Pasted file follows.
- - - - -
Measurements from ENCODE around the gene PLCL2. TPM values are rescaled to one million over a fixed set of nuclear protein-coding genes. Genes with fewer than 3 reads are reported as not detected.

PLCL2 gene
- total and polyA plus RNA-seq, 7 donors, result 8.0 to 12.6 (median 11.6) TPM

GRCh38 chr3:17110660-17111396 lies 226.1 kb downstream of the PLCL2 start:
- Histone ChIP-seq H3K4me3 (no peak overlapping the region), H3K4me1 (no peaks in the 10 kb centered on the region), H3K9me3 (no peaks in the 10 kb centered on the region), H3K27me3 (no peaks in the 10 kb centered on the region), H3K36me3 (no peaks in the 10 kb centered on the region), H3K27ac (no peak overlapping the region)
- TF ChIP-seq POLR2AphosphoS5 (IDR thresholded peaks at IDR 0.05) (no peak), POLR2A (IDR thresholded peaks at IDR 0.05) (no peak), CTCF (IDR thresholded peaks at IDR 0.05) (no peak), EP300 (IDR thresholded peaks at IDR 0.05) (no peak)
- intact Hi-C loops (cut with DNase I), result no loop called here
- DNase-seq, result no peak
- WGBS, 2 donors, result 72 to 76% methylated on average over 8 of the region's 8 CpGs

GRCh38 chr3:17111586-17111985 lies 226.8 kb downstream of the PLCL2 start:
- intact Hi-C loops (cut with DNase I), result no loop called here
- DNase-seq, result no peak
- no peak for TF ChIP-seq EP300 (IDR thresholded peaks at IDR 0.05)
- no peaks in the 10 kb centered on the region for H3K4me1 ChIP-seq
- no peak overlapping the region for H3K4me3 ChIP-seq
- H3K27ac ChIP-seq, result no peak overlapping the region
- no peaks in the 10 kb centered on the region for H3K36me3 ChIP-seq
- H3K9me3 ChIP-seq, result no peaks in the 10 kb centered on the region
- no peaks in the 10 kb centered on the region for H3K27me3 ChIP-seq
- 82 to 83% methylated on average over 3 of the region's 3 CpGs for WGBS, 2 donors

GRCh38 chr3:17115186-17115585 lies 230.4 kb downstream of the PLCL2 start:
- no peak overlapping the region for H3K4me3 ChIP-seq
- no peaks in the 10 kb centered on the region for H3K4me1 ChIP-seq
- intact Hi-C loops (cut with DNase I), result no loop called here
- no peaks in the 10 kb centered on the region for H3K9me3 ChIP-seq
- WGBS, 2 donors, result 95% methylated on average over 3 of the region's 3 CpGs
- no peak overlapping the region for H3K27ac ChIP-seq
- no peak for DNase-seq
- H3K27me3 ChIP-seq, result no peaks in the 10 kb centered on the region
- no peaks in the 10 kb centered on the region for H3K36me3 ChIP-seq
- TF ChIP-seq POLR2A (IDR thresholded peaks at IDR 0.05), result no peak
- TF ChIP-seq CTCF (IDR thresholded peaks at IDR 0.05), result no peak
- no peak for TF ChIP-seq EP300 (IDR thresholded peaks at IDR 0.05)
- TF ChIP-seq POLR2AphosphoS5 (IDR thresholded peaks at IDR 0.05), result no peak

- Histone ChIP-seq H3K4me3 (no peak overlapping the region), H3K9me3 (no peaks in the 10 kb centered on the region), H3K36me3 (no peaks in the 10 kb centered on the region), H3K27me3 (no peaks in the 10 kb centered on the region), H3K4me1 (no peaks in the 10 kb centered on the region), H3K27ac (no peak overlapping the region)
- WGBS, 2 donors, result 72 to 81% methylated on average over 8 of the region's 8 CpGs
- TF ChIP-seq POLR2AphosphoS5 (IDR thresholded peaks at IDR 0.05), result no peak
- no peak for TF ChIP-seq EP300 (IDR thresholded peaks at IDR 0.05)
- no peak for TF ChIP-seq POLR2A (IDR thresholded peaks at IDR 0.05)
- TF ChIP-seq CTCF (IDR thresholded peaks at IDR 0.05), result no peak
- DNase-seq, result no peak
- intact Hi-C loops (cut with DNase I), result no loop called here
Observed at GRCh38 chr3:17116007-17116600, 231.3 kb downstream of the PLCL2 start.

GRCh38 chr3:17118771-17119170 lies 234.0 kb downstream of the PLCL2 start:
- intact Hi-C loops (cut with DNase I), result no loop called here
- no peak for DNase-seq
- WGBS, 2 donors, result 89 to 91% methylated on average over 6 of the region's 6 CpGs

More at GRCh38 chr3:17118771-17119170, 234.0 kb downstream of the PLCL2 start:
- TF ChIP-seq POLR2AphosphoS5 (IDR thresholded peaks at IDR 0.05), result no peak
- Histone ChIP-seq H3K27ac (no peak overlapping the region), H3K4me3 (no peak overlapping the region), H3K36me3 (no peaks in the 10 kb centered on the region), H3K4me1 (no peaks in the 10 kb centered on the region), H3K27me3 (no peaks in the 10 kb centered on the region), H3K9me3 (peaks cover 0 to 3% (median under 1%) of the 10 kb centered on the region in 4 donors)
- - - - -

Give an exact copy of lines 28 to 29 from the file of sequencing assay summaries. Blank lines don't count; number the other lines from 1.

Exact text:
- no peak for DNase-seq
- H3K27me3 ChIP-seq, result no peaks in the 10 kb centered on the region